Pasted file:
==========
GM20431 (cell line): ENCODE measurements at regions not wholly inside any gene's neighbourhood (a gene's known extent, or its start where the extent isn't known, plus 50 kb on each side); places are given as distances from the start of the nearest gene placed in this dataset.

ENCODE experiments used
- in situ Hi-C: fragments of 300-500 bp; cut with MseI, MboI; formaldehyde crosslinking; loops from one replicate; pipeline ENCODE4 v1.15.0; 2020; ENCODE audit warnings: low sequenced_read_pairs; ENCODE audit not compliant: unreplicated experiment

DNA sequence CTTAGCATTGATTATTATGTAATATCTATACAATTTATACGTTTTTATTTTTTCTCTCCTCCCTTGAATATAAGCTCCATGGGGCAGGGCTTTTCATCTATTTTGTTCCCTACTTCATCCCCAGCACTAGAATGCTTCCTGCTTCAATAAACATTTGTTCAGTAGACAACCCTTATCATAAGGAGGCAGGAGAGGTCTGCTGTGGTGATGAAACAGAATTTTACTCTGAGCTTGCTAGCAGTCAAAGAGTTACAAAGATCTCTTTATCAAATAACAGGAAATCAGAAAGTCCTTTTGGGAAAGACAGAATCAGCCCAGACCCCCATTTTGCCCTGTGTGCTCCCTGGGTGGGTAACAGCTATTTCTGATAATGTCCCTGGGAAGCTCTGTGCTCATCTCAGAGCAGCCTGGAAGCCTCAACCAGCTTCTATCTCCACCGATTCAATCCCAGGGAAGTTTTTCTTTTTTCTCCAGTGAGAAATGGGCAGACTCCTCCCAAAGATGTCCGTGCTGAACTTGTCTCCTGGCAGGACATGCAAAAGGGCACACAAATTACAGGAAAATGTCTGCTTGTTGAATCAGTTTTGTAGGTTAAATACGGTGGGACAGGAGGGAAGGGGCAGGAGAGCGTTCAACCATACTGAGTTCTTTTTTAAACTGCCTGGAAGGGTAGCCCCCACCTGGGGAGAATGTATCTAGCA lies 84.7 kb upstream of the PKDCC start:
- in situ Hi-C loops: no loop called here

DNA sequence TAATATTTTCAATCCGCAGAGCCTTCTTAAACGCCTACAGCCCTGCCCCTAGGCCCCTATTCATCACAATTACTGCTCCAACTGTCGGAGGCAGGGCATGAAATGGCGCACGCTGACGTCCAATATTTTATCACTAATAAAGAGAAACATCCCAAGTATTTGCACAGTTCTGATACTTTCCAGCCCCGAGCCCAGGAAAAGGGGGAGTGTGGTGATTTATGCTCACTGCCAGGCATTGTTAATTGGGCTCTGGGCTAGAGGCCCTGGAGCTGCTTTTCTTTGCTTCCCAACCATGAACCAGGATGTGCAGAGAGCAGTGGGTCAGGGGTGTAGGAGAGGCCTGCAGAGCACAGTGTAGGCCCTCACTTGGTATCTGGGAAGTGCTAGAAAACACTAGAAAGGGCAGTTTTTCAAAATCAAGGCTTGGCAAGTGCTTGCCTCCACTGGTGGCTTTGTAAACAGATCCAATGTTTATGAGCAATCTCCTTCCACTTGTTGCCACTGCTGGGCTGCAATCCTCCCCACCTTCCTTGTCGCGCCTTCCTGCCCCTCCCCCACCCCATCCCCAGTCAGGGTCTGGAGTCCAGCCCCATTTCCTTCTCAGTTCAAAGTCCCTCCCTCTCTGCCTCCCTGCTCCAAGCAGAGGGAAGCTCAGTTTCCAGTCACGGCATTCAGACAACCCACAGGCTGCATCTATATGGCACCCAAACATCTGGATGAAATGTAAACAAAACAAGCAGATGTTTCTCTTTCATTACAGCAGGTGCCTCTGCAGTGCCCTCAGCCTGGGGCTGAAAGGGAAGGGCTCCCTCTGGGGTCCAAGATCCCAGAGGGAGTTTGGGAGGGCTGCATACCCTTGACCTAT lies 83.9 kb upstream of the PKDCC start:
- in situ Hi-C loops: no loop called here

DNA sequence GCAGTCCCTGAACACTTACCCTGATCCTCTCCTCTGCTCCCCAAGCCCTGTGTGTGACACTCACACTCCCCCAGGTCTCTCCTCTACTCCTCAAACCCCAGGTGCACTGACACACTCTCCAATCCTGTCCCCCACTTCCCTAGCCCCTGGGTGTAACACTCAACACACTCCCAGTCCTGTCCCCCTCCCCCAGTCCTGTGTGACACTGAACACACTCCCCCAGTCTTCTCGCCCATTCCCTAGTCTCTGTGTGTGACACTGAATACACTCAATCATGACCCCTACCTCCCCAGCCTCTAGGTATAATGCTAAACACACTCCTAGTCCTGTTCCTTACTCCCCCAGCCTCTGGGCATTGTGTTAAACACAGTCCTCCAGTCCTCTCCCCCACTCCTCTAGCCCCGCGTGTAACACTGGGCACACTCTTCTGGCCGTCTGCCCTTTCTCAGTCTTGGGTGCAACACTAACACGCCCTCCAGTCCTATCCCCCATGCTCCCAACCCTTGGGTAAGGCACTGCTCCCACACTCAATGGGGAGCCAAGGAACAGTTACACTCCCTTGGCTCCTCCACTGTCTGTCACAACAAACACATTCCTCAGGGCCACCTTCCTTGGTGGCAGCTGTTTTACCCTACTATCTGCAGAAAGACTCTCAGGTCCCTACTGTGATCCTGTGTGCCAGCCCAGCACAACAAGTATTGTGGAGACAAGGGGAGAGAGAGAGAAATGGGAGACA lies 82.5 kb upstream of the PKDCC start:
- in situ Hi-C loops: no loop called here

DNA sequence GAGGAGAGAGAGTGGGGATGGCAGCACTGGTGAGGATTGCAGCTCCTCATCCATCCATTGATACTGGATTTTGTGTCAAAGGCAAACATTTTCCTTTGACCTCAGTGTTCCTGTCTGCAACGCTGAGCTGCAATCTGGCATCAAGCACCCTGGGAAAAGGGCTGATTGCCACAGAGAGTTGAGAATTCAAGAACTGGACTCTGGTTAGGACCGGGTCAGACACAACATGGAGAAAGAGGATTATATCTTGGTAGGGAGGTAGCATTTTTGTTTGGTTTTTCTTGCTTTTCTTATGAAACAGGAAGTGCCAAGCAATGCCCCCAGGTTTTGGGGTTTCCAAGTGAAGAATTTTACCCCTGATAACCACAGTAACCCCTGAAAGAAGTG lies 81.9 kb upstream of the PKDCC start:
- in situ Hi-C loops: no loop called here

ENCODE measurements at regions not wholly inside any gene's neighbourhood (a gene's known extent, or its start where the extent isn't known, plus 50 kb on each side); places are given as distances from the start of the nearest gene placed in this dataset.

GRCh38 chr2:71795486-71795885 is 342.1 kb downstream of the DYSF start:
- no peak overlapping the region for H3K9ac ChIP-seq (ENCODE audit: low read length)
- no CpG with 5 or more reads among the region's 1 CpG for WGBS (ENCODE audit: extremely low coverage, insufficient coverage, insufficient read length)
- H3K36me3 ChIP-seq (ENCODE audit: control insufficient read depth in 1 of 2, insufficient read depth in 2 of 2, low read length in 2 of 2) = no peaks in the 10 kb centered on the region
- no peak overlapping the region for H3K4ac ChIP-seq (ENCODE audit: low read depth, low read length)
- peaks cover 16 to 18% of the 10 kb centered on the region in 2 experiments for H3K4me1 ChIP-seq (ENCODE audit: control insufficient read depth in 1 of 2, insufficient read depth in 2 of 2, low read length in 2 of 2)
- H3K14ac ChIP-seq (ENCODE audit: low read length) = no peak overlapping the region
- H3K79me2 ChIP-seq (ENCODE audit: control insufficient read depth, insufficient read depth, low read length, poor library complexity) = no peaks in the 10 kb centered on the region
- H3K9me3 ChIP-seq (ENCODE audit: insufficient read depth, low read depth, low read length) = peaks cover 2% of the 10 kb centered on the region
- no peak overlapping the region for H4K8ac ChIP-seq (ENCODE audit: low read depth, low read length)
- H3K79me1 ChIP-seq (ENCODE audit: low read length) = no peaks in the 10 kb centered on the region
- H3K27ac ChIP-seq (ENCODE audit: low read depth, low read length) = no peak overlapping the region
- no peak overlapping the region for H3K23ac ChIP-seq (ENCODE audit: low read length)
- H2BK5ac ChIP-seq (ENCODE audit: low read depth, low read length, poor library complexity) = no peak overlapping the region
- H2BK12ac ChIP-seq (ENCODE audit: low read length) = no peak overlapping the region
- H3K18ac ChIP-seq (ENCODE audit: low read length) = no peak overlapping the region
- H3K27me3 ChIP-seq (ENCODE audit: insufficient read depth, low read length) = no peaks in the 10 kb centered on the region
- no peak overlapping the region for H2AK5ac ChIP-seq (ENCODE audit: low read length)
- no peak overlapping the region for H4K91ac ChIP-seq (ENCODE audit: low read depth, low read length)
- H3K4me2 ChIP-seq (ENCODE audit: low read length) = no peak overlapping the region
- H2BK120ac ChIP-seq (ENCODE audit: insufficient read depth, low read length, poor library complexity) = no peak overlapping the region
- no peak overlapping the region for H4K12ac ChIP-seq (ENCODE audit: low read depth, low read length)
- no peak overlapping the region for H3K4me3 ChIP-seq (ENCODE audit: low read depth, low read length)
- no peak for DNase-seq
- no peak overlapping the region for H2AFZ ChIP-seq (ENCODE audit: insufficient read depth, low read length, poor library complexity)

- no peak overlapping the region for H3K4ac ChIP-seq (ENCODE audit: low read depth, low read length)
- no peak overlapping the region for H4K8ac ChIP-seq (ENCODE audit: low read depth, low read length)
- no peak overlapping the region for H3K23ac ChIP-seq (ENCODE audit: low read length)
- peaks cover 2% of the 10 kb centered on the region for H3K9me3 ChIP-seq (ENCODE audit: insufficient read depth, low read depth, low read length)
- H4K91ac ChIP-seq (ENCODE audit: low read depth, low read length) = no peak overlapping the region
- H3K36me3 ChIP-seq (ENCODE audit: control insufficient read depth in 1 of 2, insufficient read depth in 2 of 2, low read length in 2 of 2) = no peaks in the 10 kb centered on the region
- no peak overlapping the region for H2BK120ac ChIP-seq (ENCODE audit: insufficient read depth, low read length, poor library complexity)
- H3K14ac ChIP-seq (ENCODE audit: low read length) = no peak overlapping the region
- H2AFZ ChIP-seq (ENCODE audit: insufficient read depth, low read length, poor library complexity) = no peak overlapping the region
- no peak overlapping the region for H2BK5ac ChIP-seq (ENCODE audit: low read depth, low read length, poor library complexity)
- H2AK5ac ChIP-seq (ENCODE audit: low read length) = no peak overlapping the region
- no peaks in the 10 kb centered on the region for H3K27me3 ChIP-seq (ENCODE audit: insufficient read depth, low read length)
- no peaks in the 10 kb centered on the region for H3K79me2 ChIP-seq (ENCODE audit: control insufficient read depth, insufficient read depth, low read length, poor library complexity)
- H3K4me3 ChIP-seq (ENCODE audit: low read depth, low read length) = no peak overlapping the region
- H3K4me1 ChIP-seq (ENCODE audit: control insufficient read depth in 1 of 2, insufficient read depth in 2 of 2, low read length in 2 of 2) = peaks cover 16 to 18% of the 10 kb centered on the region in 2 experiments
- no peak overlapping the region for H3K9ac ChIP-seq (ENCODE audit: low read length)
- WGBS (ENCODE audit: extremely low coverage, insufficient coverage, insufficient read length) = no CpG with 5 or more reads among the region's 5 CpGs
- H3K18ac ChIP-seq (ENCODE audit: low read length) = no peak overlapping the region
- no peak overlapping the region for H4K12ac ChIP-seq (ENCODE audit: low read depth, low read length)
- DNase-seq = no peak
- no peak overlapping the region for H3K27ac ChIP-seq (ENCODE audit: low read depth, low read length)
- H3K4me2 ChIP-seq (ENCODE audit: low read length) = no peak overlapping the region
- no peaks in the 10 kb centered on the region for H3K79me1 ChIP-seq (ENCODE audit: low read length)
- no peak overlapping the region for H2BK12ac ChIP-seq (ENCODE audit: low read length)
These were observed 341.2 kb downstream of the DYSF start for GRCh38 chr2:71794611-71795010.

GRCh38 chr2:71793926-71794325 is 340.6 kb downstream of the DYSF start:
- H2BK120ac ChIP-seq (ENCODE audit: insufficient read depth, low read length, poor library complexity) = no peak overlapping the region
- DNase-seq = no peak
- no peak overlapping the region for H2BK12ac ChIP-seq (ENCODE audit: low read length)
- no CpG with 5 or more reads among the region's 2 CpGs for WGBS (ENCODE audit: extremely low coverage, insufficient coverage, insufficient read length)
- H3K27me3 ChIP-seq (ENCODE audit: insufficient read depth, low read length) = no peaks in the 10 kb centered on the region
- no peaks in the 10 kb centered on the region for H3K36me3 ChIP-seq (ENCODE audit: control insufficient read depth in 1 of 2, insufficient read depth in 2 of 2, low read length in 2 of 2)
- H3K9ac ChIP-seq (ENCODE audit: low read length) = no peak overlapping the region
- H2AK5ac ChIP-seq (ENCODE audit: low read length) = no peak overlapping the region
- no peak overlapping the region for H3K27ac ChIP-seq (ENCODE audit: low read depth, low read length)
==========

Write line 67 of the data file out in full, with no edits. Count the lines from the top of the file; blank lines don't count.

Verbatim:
- no CpG with 5 or more reads among the region's 2 CpGs for WGBS (ENCODE audit: extremely low coverage, insufficient coverage, insufficient read length)